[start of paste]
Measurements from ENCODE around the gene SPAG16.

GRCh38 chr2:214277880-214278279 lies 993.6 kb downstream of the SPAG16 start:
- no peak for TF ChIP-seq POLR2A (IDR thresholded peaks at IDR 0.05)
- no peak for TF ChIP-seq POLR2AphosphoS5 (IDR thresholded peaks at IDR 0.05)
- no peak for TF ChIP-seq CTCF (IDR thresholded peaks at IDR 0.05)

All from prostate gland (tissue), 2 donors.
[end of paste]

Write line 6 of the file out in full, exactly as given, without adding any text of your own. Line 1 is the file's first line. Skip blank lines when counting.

All from prostate gland (tissue), 2 donors.